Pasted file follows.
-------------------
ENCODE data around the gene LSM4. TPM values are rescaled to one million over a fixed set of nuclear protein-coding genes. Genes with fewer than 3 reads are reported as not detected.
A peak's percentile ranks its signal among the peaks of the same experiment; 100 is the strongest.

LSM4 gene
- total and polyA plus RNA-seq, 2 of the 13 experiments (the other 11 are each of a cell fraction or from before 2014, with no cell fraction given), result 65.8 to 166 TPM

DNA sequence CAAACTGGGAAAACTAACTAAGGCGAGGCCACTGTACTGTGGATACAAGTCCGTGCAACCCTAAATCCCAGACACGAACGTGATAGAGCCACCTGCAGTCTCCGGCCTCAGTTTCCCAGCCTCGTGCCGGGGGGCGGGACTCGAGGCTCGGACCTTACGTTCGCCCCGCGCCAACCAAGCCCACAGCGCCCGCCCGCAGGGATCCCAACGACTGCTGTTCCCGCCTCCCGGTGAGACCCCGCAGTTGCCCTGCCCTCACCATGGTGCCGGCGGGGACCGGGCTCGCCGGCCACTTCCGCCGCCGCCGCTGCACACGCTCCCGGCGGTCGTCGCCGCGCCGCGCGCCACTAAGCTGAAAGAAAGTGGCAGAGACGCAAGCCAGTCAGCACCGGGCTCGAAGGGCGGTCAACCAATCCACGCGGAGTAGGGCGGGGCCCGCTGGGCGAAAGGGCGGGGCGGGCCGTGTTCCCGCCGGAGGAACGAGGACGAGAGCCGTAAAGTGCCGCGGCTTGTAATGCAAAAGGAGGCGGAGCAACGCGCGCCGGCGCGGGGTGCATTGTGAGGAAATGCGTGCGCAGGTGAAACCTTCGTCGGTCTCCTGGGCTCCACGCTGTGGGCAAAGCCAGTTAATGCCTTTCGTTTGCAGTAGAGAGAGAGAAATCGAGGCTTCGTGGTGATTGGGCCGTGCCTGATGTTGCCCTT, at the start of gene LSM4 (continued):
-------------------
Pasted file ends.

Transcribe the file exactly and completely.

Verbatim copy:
ENCODE data around the gene LSM4. TPM values are rescaled to one million over a fixed set of nuclear protein-coding genes. Genes with fewer than 3 reads are reported as not detected.
A peak's percentile ranks its signal among the peaks of the same experiment; 100 is the strongest.

LSM4 gene
- total and polyA plus RNA-seq, 2 of the 13 experiments (the other 11 are each of a cell fraction or from before 2014, with no cell fraction given), result 65.8 to 166 TPM

DNA sequence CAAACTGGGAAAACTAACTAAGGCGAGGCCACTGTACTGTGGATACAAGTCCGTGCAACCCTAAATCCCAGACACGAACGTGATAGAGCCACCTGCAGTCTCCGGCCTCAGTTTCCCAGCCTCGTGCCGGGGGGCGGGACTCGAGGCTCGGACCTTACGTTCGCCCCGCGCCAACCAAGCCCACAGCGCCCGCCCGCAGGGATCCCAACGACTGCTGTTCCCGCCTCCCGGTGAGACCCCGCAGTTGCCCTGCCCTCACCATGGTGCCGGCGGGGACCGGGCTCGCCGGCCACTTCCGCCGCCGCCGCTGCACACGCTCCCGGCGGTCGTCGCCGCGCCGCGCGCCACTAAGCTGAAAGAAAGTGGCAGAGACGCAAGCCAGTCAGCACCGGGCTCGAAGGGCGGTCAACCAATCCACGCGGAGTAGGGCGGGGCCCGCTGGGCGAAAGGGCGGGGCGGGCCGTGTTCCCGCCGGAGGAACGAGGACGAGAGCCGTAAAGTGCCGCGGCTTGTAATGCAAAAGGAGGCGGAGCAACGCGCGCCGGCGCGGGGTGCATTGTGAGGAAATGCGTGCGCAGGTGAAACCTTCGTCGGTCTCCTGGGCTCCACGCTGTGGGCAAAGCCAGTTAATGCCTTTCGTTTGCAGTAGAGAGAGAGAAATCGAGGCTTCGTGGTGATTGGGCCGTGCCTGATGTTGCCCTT, at the start of gene LSM4 (continued):